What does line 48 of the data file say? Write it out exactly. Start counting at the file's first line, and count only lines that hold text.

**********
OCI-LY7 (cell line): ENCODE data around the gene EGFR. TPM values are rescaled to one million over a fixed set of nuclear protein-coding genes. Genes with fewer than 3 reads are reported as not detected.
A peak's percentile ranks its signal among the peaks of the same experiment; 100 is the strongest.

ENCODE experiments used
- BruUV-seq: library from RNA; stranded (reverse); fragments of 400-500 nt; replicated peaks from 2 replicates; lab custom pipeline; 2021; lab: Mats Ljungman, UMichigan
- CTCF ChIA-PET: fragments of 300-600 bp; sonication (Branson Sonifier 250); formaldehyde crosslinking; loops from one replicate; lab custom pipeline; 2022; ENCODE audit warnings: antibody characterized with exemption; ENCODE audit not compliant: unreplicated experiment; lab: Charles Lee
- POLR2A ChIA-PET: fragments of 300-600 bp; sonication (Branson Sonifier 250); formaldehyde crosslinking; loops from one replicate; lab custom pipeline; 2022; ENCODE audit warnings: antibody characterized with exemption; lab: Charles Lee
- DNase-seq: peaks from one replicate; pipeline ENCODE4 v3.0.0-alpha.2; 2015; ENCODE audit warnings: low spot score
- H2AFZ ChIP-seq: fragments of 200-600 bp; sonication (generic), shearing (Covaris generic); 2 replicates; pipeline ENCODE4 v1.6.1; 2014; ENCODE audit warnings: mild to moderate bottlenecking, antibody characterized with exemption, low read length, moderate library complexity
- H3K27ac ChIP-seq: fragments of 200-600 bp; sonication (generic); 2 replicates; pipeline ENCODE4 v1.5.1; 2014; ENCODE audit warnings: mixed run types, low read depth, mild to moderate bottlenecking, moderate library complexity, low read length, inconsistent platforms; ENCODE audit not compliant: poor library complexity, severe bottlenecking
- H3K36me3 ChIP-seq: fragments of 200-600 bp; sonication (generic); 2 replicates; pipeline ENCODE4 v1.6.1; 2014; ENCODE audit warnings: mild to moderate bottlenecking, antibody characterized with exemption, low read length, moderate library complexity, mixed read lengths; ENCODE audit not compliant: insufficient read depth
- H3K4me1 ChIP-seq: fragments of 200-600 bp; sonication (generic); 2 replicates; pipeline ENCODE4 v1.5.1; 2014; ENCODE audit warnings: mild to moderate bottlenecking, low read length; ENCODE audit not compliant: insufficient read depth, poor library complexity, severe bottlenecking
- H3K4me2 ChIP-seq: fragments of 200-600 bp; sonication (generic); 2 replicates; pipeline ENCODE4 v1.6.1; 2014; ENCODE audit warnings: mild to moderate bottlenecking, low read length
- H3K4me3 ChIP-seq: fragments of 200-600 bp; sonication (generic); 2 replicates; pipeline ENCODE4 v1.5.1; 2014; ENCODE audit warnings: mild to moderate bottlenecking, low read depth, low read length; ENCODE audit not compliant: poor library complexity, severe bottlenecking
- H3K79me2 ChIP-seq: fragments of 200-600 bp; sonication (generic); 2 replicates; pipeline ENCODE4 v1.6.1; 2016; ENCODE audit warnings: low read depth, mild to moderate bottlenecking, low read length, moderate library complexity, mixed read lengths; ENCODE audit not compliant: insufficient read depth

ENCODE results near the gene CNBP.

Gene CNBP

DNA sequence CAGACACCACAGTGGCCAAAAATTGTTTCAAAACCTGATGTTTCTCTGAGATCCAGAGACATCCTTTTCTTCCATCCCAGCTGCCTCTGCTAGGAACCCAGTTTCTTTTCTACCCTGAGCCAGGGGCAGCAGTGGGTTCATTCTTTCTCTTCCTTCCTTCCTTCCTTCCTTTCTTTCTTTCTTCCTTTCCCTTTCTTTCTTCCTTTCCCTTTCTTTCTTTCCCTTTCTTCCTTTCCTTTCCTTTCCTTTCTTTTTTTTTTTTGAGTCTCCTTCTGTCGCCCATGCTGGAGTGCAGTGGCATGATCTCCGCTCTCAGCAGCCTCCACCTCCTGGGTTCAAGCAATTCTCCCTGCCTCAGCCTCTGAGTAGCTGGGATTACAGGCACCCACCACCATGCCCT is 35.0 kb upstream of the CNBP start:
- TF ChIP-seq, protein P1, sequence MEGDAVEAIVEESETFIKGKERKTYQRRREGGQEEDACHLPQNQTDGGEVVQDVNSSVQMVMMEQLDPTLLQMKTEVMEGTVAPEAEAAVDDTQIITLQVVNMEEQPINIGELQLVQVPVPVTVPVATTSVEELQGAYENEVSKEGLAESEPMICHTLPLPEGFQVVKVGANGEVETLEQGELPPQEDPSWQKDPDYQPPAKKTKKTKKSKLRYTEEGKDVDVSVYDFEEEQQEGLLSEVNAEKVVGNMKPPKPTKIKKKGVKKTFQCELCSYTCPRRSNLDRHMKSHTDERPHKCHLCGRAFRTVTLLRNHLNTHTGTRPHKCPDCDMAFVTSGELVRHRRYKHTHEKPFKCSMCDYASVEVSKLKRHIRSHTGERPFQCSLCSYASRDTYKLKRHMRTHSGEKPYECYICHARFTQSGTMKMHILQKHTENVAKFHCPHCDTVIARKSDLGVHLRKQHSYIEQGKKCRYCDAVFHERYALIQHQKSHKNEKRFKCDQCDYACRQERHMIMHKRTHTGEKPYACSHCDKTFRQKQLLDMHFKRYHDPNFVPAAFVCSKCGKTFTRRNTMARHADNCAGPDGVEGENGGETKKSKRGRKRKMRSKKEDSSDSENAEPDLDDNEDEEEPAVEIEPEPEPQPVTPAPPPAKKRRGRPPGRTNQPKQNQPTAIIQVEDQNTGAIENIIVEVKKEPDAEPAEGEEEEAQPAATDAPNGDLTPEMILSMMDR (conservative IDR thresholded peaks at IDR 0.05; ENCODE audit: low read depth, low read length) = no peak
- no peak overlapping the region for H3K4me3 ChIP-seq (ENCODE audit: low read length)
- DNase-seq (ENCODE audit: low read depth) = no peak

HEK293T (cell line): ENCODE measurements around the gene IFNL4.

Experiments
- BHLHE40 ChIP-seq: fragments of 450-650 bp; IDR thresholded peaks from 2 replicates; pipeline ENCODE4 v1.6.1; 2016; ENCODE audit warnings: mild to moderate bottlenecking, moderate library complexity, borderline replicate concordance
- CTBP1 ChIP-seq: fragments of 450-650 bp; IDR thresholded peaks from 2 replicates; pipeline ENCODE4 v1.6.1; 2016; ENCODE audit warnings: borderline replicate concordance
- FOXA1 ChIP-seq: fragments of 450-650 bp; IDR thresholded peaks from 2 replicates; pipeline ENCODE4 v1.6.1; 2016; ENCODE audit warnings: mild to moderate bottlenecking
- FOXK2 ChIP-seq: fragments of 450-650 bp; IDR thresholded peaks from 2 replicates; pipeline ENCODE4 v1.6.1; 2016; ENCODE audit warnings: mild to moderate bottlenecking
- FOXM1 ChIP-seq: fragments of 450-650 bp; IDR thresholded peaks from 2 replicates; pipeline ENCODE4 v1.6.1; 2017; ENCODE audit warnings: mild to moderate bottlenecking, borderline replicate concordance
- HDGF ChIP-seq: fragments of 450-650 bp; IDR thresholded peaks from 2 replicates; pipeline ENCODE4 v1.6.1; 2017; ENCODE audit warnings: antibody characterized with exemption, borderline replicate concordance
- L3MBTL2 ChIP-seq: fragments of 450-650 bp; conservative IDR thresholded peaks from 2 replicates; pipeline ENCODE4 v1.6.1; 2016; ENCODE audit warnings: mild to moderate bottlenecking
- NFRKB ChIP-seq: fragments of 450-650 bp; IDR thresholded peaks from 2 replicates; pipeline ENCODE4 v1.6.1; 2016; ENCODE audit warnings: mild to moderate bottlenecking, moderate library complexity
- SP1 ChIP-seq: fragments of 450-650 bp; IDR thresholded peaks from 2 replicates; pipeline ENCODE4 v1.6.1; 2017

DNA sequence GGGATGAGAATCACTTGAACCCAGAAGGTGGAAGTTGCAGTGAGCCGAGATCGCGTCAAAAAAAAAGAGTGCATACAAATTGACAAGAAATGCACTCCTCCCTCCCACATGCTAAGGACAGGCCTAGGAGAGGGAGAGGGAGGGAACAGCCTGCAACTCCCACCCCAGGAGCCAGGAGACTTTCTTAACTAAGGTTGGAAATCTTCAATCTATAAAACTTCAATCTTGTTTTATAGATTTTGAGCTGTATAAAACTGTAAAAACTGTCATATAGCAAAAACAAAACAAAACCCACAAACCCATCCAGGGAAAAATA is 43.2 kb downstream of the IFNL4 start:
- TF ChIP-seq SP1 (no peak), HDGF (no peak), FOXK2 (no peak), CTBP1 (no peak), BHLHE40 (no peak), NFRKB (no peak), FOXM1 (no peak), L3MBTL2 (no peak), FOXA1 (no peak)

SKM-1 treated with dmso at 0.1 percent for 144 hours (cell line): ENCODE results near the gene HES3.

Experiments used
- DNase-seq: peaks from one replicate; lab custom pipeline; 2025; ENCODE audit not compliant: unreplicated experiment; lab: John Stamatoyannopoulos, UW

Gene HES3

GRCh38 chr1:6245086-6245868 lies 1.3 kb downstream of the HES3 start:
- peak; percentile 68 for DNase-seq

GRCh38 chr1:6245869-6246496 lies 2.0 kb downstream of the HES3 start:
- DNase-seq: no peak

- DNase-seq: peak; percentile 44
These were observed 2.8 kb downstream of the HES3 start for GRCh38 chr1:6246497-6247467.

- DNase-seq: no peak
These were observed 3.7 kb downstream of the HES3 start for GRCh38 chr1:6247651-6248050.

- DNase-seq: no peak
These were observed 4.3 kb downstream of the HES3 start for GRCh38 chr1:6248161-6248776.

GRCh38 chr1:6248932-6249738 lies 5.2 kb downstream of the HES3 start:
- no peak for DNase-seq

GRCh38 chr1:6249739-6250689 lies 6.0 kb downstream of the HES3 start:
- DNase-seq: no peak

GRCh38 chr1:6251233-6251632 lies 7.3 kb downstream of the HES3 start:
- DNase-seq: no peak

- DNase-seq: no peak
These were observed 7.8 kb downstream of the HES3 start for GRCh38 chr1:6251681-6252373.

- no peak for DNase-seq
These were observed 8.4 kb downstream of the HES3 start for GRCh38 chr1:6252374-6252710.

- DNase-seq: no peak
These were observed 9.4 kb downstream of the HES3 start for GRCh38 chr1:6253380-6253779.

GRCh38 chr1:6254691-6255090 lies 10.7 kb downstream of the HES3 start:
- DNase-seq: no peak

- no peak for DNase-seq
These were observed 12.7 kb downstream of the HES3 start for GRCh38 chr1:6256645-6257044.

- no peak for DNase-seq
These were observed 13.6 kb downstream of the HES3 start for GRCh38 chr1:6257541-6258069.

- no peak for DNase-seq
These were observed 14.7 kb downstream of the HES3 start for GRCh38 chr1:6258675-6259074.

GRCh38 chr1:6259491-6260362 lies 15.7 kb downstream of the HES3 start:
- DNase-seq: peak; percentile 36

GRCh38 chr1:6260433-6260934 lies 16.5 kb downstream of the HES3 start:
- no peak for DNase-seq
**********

GRCh38 chr1:6248932-6249738 lies 5.2 kb downstream of the HES3 start: